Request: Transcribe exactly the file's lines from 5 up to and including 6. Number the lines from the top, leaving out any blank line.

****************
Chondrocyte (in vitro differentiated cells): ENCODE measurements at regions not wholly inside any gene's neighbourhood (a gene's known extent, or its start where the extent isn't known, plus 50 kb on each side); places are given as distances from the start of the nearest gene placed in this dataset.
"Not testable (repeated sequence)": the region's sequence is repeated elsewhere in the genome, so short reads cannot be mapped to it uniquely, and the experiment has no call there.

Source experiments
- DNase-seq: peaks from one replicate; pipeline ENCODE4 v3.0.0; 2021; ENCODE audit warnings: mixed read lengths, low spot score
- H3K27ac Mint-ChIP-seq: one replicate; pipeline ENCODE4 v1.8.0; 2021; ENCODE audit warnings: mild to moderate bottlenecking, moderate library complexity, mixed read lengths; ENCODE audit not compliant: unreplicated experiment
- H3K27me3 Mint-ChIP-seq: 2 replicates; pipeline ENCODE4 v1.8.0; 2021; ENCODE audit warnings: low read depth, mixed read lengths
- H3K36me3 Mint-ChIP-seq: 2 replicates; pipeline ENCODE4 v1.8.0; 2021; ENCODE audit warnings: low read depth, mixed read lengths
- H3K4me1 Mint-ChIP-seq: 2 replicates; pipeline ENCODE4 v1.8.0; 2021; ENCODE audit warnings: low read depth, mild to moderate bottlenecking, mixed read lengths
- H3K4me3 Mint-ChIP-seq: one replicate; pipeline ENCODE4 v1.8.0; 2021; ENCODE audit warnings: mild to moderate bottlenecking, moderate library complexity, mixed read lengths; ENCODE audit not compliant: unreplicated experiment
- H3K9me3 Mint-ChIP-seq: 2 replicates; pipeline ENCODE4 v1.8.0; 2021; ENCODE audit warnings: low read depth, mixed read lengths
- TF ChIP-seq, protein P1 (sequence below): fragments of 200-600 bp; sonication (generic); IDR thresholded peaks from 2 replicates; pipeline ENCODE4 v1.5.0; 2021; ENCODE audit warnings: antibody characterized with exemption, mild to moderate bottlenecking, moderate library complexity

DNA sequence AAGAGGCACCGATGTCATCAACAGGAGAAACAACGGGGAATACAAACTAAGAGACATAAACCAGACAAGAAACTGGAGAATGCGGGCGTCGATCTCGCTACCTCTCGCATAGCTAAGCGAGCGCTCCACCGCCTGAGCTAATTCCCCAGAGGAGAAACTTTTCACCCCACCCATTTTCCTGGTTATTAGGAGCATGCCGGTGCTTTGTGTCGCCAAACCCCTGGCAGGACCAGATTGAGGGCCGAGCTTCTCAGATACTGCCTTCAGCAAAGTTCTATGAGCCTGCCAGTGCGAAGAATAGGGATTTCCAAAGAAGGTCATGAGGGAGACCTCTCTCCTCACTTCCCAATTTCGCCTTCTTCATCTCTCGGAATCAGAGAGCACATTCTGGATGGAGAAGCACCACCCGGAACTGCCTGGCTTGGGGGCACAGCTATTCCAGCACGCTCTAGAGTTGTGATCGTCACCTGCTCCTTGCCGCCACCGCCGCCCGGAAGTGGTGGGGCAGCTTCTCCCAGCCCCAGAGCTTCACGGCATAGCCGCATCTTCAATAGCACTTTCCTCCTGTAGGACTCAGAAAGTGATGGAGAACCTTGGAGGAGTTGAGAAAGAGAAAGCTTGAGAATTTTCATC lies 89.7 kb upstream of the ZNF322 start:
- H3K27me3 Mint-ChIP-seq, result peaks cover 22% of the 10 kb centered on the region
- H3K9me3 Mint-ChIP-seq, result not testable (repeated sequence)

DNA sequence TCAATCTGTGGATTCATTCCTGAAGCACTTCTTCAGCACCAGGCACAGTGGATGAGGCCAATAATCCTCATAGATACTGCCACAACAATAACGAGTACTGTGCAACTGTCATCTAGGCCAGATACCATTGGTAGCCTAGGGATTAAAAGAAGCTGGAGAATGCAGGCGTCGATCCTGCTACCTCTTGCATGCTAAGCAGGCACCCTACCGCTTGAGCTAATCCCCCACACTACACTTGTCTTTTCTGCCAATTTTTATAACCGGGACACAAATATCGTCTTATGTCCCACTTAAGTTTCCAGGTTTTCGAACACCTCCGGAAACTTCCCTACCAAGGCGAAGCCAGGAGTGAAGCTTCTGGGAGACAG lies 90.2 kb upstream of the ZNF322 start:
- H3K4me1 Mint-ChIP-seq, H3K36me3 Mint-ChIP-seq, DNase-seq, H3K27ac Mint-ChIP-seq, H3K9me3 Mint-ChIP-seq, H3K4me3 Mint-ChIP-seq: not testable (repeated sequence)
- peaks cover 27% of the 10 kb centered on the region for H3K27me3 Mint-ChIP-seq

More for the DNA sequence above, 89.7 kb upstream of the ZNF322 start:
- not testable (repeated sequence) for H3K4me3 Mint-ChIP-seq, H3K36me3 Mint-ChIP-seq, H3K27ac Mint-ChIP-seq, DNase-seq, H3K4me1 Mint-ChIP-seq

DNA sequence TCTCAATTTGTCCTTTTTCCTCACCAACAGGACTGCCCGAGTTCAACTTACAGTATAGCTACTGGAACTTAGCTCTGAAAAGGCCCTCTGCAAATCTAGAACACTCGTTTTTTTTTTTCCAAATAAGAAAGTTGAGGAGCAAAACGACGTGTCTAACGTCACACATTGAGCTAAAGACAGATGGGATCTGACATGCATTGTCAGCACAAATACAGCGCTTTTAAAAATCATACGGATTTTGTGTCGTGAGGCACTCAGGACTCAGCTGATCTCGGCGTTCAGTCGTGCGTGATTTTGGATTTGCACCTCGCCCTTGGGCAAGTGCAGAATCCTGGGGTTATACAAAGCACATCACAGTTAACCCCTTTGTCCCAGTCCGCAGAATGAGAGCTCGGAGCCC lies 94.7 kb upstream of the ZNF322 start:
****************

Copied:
- H3K27ac Mint-ChIP-seq: one replicate; pipeline ENCODE4 v1.8.0; 2021; ENCODE audit warnings: mild to moderate bottlenecking, moderate library complexity, mixed read lengths; ENCODE audit not compliant: unreplicated experiment
- H3K27me3 Mint-ChIP-seq: 2 replicates; pipeline ENCODE4 v1.8.0; 2021; ENCODE audit warnings: low read depth, mixed read lengths